Irreversible damage has been done to the NHS’s ability to recruit from abroad, say LMC chairmen, even with the GP Induction and Refresher (I&R) scheme beginning soon, which aims to make it easier for overseas GPs to work in the UK.
New Zealand GP Dr Nancy Loader returned to the UK, where she had trained and practised, in February. Despite successfully applying for a position at Beccles Medical Centre in Suffollk, she will not be able to practise until the summer.
After receiving reassurances from the local education and training board that it would be relatively simple to be added to the performers list, she had to repeat checks she had undergone before arriving.
She has been asked to apply to the new I&R scheme but has to wait until June before taking the multiple-choice test to assess her clinical knowledge, leaving her without income for a further three months.
Dr Loader told GP: ‘If I’d have known what was involved, I’d have stayed in New Zealand.’
Former colleagues who have heard of the difficulties getting onto the performers list are likely to be put off from emigrating here, she said.
‘New Zealand will be delighted because it solves its workforce crisis,’ she said.
Dr Tim Morton, partner at the Beccles Medical Centre and chairman of the Norfolk and Waveney LMC, told GP: ‘It’s bureaucracy getting in the way of common sense.’
‘As much as being a disaster for Dr Loader, and a disaster for our practice, it’s a national disaster, given our acute workforce pressures,’ he said.
‘The reputation of the NHS has gone down the pan as far as recruitment is concerned. They’ve managed to cut off any chance of recruitment from New Zealand and Australia.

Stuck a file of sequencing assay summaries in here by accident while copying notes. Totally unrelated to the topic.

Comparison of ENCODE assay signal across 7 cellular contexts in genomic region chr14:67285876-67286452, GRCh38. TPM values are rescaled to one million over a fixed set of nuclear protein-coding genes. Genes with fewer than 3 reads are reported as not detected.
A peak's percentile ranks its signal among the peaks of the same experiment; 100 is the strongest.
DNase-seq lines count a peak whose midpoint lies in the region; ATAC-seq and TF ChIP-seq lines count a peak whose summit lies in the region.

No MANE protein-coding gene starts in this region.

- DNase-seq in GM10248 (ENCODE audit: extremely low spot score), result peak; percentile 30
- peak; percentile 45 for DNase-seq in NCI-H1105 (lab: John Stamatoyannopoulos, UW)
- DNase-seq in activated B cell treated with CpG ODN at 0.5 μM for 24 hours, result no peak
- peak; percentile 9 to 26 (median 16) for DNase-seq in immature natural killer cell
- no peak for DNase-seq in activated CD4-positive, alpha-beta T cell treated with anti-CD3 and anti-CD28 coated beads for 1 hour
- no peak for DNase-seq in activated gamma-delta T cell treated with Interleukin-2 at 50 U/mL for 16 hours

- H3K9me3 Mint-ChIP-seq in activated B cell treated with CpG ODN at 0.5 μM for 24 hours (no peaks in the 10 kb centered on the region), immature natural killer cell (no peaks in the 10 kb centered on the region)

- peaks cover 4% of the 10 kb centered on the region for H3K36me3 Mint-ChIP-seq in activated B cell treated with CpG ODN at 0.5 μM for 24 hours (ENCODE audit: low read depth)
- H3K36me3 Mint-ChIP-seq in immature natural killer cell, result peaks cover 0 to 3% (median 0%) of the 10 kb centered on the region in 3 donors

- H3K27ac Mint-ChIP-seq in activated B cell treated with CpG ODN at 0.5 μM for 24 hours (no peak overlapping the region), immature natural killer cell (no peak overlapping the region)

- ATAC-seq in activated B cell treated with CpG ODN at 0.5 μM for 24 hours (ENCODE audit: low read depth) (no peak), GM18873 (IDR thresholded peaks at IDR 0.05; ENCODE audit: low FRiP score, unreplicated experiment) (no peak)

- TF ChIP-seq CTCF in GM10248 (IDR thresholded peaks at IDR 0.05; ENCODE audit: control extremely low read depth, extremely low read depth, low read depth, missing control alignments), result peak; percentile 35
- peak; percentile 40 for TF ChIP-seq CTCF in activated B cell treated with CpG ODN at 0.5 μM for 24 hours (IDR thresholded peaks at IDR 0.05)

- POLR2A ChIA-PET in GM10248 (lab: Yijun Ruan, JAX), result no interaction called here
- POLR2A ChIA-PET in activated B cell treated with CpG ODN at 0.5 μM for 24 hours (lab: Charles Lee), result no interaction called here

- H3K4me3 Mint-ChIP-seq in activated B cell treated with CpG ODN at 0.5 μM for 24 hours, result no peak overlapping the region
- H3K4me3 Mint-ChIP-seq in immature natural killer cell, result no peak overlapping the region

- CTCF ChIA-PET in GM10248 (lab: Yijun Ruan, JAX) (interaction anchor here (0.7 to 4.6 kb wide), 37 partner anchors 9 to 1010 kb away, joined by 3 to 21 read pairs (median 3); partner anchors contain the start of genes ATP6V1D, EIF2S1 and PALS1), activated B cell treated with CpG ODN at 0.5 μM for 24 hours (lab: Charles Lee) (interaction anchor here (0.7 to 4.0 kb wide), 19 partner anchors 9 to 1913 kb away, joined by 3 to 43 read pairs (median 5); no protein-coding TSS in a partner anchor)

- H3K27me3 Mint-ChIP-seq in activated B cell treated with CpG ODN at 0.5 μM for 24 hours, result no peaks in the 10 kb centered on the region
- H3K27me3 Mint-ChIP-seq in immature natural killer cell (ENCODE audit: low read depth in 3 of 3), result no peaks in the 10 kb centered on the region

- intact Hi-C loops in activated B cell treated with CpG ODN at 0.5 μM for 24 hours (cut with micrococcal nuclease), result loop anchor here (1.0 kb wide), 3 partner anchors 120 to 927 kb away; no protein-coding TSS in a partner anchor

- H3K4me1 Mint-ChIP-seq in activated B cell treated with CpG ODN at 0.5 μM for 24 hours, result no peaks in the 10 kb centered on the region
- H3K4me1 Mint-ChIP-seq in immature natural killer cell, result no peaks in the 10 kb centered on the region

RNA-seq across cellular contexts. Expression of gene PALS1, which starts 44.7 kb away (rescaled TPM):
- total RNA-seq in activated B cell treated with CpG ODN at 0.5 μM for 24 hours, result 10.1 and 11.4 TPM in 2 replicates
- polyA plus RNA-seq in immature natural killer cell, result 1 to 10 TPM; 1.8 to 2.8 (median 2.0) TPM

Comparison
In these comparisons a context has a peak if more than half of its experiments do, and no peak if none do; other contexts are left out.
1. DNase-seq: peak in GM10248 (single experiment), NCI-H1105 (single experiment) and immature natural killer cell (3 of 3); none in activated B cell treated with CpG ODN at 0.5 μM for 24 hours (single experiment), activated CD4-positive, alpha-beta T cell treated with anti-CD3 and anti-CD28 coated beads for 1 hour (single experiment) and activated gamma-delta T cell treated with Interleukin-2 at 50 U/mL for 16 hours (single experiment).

‘I don’t think the I&R scheme will help – I think the damage has been done. The way they’ve treated Nancy and the others has done far more damage then they could ever believe. You’re not going to apply when you see how other people have been treated.’
Dr Loader said that the I&R scheme would still be surrounded by unnecessary bureaucracy.
‘I don’t think it’s going to be particularly helpful to UK doctors in New Zealand either because it’s still very difficult, they still insist on GMC registration first and that means you have to come over and have an ID check first,’ she said.
Dr Paul Roblin, chief executive of the Berks, Bucks and Oxon LMC, told GP that the rules are ‘illogical’.
Returners are ‘made to go through pretty onerous reassessment processes which seem disproportionate to any reasonable estimate of deskilling whilst they’re abroad’, he said.
‘These are decisions made by non-clinicians, who don’t understand the skill requirements of general practice.
'I think LMCs should be intimately involved in all these discussions, otherwise these decisions are made by people in ivory towers,’ he said.
A spokeswoman for Health Education England told GP that the new scheme ‘has working clinicians working as leads on the programme across the country so there is substantial clinical input’.
The GPs believe that the UK should recognise qualifications and experience from New Zealand and Australia, where revalidation systems are similar to those in the UK.
Dr Morton said: ‘We should be developing some kind of reciprocal agreement with the royal colleges down under.’
Dr Roblin believe that the ‘tickbox mentality’ needs to end, saying: ‘We need to have decision makers who aren’t fearful of things going wrong, who recognise that we have a workforce crisis and who minimise the obstacles for good GPs to get back on the list.’
Dr Loader is still deciding whether to wait in the UK to do the test in June, or to return to New Zealand.